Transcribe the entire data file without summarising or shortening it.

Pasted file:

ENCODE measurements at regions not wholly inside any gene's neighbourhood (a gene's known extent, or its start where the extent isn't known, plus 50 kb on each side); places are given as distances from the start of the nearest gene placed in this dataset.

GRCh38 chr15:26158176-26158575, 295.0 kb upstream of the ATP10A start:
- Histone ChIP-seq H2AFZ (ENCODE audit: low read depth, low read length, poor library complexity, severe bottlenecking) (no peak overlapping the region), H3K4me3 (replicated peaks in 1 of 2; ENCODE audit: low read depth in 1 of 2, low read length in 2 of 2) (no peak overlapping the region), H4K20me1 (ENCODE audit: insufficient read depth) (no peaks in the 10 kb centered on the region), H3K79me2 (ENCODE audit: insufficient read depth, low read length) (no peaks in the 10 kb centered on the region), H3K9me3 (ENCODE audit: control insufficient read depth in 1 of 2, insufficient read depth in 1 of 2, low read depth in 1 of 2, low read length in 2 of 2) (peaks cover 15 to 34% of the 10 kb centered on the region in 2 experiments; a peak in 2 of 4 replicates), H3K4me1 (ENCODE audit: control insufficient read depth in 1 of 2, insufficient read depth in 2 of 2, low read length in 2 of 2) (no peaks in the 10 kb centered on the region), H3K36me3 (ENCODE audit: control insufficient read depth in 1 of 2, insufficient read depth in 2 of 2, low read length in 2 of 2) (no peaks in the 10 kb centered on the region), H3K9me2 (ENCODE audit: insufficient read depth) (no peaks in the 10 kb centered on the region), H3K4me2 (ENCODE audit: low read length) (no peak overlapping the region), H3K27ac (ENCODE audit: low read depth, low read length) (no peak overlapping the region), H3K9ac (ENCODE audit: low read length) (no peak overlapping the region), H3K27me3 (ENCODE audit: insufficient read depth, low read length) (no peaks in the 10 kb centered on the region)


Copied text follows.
ENCODE measurements at regions not wholly inside any gene's neighbourhood (a gene's known extent, or its start where the extent isn't known, plus 50 kb on each side); places are given as distances from the start of the nearest gene placed in this dataset.

GRCh38 chr15:26158176-26158575, 295.0 kb upstream of the ATP10A start:
- Histone ChIP-seq H2AFZ (ENCODE audit: low read depth, low read length, poor library complexity, severe bottlenecking) (no peak overlapping the region), H3K4me3 (replicated peaks in 1 of 2; ENCODE audit: low read depth in 1 of 2, low read length in 2 of 2) (no peak overlapping the region), H4K20me1 (ENCODE audit: insufficient read depth) (no peaks in the 10 kb centered on the region), H3K79me2 (ENCODE audit: insufficient read depth, low read length) (no peaks in the 10 kb centered on the region), H3K9me3 (ENCODE audit: control insufficient read depth in 1 of 2, insufficient read depth in 1 of 2, low read depth in 1 of 2, low read length in 2 of 2) (peaks cover 15 to 34% of the 10 kb centered on the region in 2 experiments; a peak in 2 of 4 replicates), H3K4me1 (ENCODE audit: control insufficient read depth in 1 of 2, insufficient read depth in 2 of 2, low read length in 2 of 2) (no peaks in the 10 kb centered on the region), H3K36me3 (ENCODE audit: control insufficient read depth in 1 of 2, insufficient read depth in 2 of 2, low read length in 2 of 2) (no peaks in the 10 kb centered on the region), H3K9me2 (ENCODE audit: insufficient read depth) (no peaks in the 10 kb centered on the region), H3K4me2 (ENCODE audit: low read length) (no peak overlapping the region), H3K27ac (ENCODE audit: low read depth, low read length) (no peak overlapping the region), H3K9ac (ENCODE audit: low read length) (no peak overlapping the region), H3K27me3 (ENCODE audit: insufficient read depth, low read length) (no peaks in the 10 kb centered on the region)